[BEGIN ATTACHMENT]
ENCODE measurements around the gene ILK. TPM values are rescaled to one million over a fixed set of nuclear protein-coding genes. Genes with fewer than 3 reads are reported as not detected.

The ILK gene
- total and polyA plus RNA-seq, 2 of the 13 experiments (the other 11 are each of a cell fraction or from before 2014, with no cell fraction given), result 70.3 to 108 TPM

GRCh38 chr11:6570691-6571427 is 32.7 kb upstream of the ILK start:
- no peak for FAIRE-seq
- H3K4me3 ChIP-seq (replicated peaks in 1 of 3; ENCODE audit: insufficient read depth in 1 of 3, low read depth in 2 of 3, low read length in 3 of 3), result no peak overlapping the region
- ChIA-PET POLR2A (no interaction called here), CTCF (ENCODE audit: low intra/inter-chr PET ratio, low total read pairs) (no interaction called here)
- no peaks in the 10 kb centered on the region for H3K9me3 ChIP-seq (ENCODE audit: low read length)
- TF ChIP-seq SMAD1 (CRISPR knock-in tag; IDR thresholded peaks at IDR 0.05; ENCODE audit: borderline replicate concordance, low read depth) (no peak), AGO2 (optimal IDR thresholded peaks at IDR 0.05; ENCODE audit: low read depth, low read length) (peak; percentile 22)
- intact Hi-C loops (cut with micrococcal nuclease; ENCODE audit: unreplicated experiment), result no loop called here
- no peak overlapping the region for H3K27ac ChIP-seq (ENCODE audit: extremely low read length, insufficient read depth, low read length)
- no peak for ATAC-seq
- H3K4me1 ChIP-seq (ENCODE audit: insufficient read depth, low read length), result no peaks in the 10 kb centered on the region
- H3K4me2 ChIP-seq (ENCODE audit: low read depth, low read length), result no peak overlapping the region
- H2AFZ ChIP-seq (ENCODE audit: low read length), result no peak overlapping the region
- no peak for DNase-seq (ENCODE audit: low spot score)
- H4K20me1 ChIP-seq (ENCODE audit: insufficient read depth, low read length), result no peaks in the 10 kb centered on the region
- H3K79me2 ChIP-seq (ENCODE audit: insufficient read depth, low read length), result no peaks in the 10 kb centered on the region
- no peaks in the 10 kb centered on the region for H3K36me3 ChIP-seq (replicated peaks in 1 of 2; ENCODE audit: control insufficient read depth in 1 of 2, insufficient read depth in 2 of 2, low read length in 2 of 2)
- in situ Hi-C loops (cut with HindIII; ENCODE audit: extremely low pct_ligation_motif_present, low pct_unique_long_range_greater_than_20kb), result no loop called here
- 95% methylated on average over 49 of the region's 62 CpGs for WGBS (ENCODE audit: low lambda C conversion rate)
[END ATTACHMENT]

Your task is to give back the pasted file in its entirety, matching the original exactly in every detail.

ENCODE measurements around the gene ILK. TPM values are rescaled to one million over a fixed set of nuclear protein-coding genes. Genes with fewer than 3 reads are reported as not detected.

The ILK gene
- total and polyA plus RNA-seq, 2 of the 13 experiments (the other 11 are each of a cell fraction or from before 2014, with no cell fraction given), result 70.3 to 108 TPM

GRCh38 chr11:6570691-6571427 is 32.7 kb upstream of the ILK start:
- no peak for FAIRE-seq
- H3K4me3 ChIP-seq (replicated peaks in 1 of 3; ENCODE audit: insufficient read depth in 1 of 3, low read depth in 2 of 3, low read length in 3 of 3), result no peak overlapping the region
- ChIA-PET POLR2A (no interaction called here), CTCF (ENCODE audit: low intra/inter-chr PET ratio, low total read pairs) (no interaction called here)
- no peaks in the 10 kb centered on the region for H3K9me3 ChIP-seq (ENCODE audit: low read length)
- TF ChIP-seq SMAD1 (CRISPR knock-in tag; IDR thresholded peaks at IDR 0.05; ENCODE audit: borderline replicate concordance, low read depth) (no peak), AGO2 (optimal IDR thresholded peaks at IDR 0.05; ENCODE audit: low read depth, low read length) (peak; percentile 22)
- intact Hi-C loops (cut with micrococcal nuclease; ENCODE audit: unreplicated experiment), result no loop called here
- no peak overlapping the region for H3K27ac ChIP-seq (ENCODE audit: extremely low read length, insufficient read depth, low read length)
- no peak for ATAC-seq
- H3K4me1 ChIP-seq (ENCODE audit: insufficient read depth, low read length), result no peaks in the 10 kb centered on the region
- H3K4me2 ChIP-seq (ENCODE audit: low read depth, low read length), result no peak overlapping the region
- H2AFZ ChIP-seq (ENCODE audit: low read length), result no peak overlapping the region
- no peak for DNase-seq (ENCODE audit: low spot score)
- H4K20me1 ChIP-seq (ENCODE audit: insufficient read depth, low read length), result no peaks in the 10 kb centered on the region
- H3K79me2 ChIP-seq (ENCODE audit: insufficient read depth, low read length), result no peaks in the 10 kb centered on the region
- no peaks in the 10 kb centered on the region for H3K36me3 ChIP-seq (replicated peaks in 1 of 2; ENCODE audit: control insufficient read depth in 1 of 2, insufficient read depth in 2 of 2, low read length in 2 of 2)
- in situ Hi-C loops (cut with HindIII; ENCODE audit: extremely low pct_ligation_motif_present, low pct_unique_long_range_greater_than_20kb), result no loop called here
- 95% methylated on average over 49 of the region's 62 CpGs for WGBS (ENCODE audit: low lambda C conversion rate)